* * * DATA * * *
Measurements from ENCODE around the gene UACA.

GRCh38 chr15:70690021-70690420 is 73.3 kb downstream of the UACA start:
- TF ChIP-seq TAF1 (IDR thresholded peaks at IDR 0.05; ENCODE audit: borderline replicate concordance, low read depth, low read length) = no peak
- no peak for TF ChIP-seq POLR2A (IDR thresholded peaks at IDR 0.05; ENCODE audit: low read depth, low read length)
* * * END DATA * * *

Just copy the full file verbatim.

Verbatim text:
Measurements from ENCODE around the gene UACA.

GRCh38 chr15:70690021-70690420 is 73.3 kb downstream of the UACA start:
- TF ChIP-seq TAF1 (IDR thresholded peaks at IDR 0.05; ENCODE audit: borderline replicate concordance, low read depth, low read length) = no peak
- no peak for TF ChIP-seq POLR2A (IDR thresholded peaks at IDR 0.05; ENCODE audit: low read depth, low read length)